Damned by Faint Praise

LinkedIn endorsements, the SM equivalent of picking parasites out of each others fur.

Recommendations are fine. I’ve received a few and dished out about the same. Each was gratefully received and truly given.

Endorsements are for driving licenses.

No thanks.



Cokato Roadtrip

I went to a small American town today. You read about small town America, and see it in the movies, but I’d never been to one, having spent all my time in the USA in big cities like New York, San Francisco and recently Minneapolis.

I have just taken responsibility for a team based in Plymouth, Minneapolis, they say, “or no” when expressing uncertainty, just like a good friend of mine from Plymouth in Devon. They almost all live in a small town called Cokato in rural Minnesota, 45 mins drive away from the new office. Just to confuse everybody, the rural architecture is perfectly Scandinavian.

I have been to their office in Plymouth several times before but always as the visiting Limey. This time was different, we are part of the same team now.

Their jobs all moved to Plymouth a couple of years ago for the usual corporate reasons. But the move from Cokato is part of their story. I hear it every time I go to Plymouth. Moving from working close to home to the edge of the city was a big deal.

Today I had a two hour 1:1 with the customer support manager. It struck me we should hold this on a road trip. I didn’t know why really, I just wanted to go to where it started. So I made 1:1 type notes on my iPad while we drove to Cokato, population 2000 ish.

It has a railroad, a bikers club, a Dairy Queen and houses dotted about in a way I learned today to be typical of small American towns. We had lunch on the way back in another small town (population 4000 ish). That was the best meal I have had all week.

I hadn’t spent as much time with the team as I wanted this week. When I got back today I wanted to just go and talk with them, so I did and left with a bloody big smile on my face and I think theirs too.

I hope they took my visit to their home town in the way it was meant, a mark of respect for and interest in their story, where they live and come in from every day to make our customers happy.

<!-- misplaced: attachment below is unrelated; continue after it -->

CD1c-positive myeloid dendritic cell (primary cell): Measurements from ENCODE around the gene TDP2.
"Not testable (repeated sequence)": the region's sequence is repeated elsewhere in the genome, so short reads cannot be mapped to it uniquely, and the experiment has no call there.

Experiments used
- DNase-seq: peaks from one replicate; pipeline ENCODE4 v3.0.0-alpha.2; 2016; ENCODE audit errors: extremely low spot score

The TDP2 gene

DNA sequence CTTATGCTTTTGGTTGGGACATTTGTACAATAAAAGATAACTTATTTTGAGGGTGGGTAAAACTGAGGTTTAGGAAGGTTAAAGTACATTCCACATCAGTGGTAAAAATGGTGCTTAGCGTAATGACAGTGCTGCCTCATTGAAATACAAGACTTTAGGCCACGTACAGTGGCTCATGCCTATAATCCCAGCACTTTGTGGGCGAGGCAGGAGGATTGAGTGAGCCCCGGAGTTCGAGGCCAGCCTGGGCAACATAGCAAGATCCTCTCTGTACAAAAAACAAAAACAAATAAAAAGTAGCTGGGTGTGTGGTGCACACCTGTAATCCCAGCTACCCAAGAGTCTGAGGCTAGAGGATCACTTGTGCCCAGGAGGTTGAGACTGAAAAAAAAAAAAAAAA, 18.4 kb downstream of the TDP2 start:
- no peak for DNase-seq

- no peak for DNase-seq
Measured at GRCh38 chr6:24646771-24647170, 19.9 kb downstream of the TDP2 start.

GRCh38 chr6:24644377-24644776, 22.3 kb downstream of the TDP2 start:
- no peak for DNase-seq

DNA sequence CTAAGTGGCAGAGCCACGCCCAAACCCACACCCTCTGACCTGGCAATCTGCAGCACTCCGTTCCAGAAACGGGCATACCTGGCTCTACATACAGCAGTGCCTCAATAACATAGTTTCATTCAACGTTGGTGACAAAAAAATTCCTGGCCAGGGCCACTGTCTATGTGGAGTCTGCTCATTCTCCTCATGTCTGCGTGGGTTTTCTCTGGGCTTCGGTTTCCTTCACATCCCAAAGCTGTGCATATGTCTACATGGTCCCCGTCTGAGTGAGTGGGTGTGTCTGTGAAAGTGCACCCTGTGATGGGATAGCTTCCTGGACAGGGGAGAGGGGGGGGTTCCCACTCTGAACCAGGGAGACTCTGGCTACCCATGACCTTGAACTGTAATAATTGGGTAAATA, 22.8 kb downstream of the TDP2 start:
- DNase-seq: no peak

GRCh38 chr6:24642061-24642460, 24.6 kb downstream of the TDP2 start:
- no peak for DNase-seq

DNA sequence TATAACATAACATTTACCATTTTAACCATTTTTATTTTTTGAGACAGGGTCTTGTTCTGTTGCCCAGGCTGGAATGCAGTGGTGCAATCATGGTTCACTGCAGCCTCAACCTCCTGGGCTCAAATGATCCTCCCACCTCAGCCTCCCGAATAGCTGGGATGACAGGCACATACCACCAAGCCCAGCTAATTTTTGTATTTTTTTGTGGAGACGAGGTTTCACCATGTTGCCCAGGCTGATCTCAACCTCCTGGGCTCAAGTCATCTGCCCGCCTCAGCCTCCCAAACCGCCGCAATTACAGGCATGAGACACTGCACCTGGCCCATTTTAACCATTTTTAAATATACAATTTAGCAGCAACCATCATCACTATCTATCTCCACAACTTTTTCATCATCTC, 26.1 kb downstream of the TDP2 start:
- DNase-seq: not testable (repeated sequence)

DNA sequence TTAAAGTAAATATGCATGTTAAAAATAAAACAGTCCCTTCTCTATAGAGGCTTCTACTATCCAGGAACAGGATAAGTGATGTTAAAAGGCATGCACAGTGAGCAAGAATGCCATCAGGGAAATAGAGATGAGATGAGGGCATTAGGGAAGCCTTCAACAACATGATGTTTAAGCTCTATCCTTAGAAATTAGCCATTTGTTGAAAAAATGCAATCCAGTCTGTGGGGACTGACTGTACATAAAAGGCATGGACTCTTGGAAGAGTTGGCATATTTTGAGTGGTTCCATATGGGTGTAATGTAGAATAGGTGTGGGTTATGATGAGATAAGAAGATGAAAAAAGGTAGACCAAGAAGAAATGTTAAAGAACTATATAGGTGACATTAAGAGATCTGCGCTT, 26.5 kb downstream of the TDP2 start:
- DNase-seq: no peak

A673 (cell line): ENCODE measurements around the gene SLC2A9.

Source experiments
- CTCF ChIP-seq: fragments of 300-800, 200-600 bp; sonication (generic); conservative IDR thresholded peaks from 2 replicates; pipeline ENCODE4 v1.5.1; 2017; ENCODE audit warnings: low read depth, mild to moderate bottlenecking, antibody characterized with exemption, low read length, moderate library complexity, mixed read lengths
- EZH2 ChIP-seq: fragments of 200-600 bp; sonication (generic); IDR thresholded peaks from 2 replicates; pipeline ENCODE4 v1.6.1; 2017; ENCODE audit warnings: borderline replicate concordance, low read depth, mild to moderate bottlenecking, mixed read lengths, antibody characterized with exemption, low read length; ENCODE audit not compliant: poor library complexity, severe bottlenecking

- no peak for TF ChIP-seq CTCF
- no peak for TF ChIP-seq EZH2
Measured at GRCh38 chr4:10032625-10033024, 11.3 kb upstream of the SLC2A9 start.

And I said I wouldn’t be weird this week…




Think Big, Start Small, Act Fast

You can’t really control a conversation.  I have tried, my plan is usually off the rails shortly after I have said, “Hello”.

But you can:

  • Determine what success looks like.
  • Think how you might get there and who can help.
  • Create an environment that will enable and accelerate the process.
  • Decide how to behave.
  • Take a deep breath and say, “Hello”.

The PM Unconferences have connected a few people with the energy and desire to collaborate. Interestingly this is a mix of the TR and non TR people. That makes the hairs stand up on the back of my neck.

For a flavour of the New York event see Doug’s blog at http://stopdoingdumbthingstocustomers.com/engagement/aspirations-and-anxieties/ . Diane and Louise are collating photos and outputs and will issue these very soon also.  Thank you to all those who contributed. This includes all those who attended.

I was elated about it all on Friday (despite the frustration of being in London!), but then came back down to earth with a great big, “Now what?”.  The sense of engagement is fantastic, but not an end in itself, it is a precious precursor of the next phase, it has a terrifyingly short half life. We ran the Unconferences the way we did on purpose. We did it so we could go to the next stage, and do that on purpose too. The clock is ticking.

In January we outlined what we thought success looked like for the TR PM Community and how we might get there. It needs a refresh. We’ve made progress, but I am not sure we have got much better at project management as a result. We have an opportunity to do this now.  The objectives of the first phase were to extend community, identify advocates and determine purpose. I didn’t put it quite like that. It was longer, obviously, you know me.

The next phase is to distill purpose from the unconferences and then fulfill it through the community, using corporate resources to accelerate our progress.

We will think big, start small, act fast. 

I have outlined what I think the next steps are. I have deleted vast swathes and limited myself to a couple of simple thoughts.  Here goes…

Its time to get a bit more specific about, “What getting better at project management” means.  I am going to get off the fence.

One of the things I saw captured in London was “Just Enough Process“, something similar to this came up in New York. Another topic raised in New York related to “The way we work” which is about how we communicate, collaborate and the tools we use, but also to how we behave.

You will decide, but those sound like two great places to start.

We will organise a couple of fairly informal, part work, part social kick offs. At least one in London and one in NY to chew this over and then take action. We will encourage the same in other locations.

What will actually happen when the conversation starts? I have no idea. That too makes the hairs on the back of my neck stand up.

More on this very soon.  Doug will likely issue a few more updates as well so watch his blog that I connected to above..

While the next steps settle, I will keep posting here so our external guests can remain up to speed.